The objective here is to make information available to New Yorkers using all available communication channels – emails, text, iPhone Apps, etc. You can receive traffic, weather, transportation or public health alerts in your email or your cellphone. They even have “Silver Alerts” for missing senior citizens! So in the event we lose Lolo in NYC, our neighbors will keep their eyes and ears open!
Being informed and connected, the city is now compelled to respond faster and residents are now compelled to help each other. From the ashes of 9/11 rose opportunities seized by Mayor Bloomberg to create a culture of collaboration, cooperation and compassion. In a city that is rough and jagged around the edges, don’t you think this is nothing short of a miracle?
On Thursday, we headed out to Tanay, Rizal to give out relief packs to those affected by the floods of Typhoon Ondoy (known internationally as Ketsana). Because our usual route was closed we had to make a detour through Cainta, Taytay, Binangonan and Baras (I think!)
Here’s what we saw on the way…
We went to an elementary school-turned-evacuation center in Barangay San Isidro first. It’s actually our voting precinct! Do you recognize this as the place we go to on election day??
Even before we got there, those living in the evac center were eagerly awaiting the supplies.
There was a pretty good system in place. Each family staying at the school was asked to register the day before so on our end, we prepared one care package per family.
It’s always the kids that move us most in situations like these…
This is Jolina. She’s 7 months old and at least looks content with the cracker she’s snacking on.
This little guy is MJ. He’s four months old and though you may not be able to tell from the picture, he has developed a rash on his face and bites on his arms since staying at the evacuation center. He is the youngest of four kids who all looked like they were under 10 years old. His mom told me, their house was completely washed away.
Some people complained that they weren’t able to register as recipients of relief goods because they weren’t staying at the evacuation center, even though their homes were still flooded.
As you can imagine it’s hard to turn people away – especially since we were with LittleTwinBokal. However, we were able to make arrangements for extra care packages to be delivered to their homes which you would need a rubber boat to get to. This responsibility was left to the heads of the Barangay so I do hope the aid got to where it was needed.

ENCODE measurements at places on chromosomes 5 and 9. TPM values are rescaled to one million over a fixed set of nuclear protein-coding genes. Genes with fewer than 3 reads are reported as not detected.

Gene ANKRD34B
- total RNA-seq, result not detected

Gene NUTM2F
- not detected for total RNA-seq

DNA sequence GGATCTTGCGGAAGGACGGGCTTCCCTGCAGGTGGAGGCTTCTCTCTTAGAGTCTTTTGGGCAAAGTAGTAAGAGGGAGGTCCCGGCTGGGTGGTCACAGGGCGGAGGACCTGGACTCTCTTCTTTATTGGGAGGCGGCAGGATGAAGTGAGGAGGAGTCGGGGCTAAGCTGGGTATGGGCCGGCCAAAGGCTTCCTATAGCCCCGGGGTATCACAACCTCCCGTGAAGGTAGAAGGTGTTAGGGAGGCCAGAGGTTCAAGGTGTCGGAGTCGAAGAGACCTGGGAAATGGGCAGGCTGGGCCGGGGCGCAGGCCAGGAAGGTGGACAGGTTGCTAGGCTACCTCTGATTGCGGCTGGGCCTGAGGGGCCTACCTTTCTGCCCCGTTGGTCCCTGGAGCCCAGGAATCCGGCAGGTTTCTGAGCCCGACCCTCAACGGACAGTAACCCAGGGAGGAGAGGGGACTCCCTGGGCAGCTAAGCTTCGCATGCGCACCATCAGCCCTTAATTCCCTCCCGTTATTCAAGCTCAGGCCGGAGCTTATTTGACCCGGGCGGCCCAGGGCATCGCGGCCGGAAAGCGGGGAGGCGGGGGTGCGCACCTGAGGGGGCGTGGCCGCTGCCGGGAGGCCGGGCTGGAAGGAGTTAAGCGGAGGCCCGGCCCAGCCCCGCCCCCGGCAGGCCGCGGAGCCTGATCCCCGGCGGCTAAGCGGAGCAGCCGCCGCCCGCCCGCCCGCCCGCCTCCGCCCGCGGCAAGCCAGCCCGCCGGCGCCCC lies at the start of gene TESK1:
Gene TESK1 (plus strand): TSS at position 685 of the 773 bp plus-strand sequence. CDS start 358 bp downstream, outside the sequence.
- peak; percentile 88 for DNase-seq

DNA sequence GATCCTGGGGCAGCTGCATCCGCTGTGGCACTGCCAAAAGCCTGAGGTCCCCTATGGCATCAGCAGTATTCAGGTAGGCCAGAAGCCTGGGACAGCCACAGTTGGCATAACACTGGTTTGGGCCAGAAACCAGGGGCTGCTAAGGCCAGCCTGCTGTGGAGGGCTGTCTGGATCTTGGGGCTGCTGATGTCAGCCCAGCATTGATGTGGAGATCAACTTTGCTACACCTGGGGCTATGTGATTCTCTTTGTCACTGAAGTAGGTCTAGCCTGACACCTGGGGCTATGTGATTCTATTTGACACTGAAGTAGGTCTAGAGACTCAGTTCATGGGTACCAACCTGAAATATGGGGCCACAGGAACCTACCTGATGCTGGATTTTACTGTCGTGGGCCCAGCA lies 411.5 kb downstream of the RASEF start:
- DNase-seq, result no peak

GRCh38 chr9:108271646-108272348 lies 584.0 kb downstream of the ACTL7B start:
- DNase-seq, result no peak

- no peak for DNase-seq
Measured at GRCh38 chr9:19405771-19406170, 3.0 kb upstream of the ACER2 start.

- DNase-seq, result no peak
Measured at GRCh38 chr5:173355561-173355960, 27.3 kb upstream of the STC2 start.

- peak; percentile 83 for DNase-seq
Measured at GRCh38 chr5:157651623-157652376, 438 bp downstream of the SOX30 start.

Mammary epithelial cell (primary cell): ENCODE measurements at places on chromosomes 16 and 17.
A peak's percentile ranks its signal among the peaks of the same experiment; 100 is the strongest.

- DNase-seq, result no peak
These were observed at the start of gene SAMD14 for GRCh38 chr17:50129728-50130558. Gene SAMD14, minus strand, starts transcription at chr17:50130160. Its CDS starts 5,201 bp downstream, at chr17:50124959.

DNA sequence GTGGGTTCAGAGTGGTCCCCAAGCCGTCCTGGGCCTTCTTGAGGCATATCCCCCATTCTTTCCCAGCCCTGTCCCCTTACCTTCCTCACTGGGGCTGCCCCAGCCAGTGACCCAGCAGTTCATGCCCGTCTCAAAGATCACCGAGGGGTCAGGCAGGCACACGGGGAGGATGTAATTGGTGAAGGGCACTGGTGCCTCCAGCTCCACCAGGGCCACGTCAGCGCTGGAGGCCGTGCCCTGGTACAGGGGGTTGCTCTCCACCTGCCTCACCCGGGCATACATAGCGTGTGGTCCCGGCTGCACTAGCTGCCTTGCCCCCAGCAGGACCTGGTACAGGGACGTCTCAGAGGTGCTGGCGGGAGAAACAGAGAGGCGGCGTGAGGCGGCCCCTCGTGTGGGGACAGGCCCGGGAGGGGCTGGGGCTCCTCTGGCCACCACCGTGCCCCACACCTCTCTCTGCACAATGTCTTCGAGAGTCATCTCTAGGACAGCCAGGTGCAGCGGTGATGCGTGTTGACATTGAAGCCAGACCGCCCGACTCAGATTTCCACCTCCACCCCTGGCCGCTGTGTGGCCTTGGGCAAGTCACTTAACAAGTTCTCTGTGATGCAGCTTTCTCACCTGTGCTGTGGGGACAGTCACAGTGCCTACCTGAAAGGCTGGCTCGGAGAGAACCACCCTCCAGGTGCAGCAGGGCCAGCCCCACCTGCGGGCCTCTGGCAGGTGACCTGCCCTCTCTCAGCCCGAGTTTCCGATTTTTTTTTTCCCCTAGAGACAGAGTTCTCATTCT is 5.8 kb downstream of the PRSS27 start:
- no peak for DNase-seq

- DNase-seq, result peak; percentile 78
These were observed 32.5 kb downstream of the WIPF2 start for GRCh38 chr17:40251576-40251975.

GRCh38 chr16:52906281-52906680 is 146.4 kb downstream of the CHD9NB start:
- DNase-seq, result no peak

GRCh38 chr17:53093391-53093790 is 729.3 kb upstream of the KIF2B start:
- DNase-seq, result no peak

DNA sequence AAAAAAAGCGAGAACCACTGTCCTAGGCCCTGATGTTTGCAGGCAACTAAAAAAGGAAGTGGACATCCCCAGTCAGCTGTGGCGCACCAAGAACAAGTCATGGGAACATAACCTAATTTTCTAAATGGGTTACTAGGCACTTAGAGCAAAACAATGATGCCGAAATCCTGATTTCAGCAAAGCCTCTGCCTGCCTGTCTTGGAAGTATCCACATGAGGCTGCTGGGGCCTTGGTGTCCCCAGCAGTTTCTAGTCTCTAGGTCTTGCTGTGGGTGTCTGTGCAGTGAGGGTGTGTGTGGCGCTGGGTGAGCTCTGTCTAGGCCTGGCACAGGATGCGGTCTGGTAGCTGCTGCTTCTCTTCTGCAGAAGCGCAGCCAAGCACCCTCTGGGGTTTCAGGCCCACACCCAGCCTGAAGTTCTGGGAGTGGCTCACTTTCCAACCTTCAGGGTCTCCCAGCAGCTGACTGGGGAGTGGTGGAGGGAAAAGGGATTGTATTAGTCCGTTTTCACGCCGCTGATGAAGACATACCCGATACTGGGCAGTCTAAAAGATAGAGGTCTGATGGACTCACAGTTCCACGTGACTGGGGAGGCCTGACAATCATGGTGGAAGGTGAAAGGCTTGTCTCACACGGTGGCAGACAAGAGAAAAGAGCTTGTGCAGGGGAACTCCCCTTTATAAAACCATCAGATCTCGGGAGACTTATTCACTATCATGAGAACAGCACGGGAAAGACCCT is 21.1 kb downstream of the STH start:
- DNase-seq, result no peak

Thankfully, there is always room for smiles…
After I took this someone asked, pang facebook ba yan o friendster? I guess, they’re not as rural as we think.
After the first school, we made our way back to the HQ to load the truck with the next mountain of relief packs.
We formed a line from the receiving area of the HQ, through the hallway, past the kitchen, to the back door and to to the truck to load over 500 bags. It turned out to be a very substantial work out.
And just in case you were wondering what the street right outside the HQ looks like:
It was actually quite dry when we got there but it rained after our first drop off and the water collected very quickly since the earth was already saturated.
Here’s Lala stuck in the mud – literally…
Moving on… out next stop was actually a barangay hall more than an evac center. Barangay Tandang Kutyo was one of the worst hit. Fifty people lost their lives here because the area is right by a creek.
There seemed to be more people here though the system was more or less the same. The recipients were given stubs a day or so before the good were delivered.
The throngs of people had been waiting and there didn’t seem to be a well-formed line but they had to be parted in order for us to swiftly unload the relief packs.
And here were are passing the goods down the line.
Most of us were dressed in yellow. And as a result we heard someone say, Ay, siguro galing kay Noynoy yan kasi naka dilaw eh. (Umm… ok…)
Unfortunately, there are some areas (so far, not in Tanay) that the barangay captains or politicians who are meant to distribute the care packages are hoarding them for themselves or saving them for the campaign period!! There must be some way of controlling this.
Not sure if these guys can actually help.
We didn’t stay for the distribution of all the goods so I do hope they got to those who needed it.
On the way home, I felt good about what we did but there were some sad reminders about the effects of the storm.
So as you can see, relief goods are great for the moment but there are problems that will persist long after the ground has dried.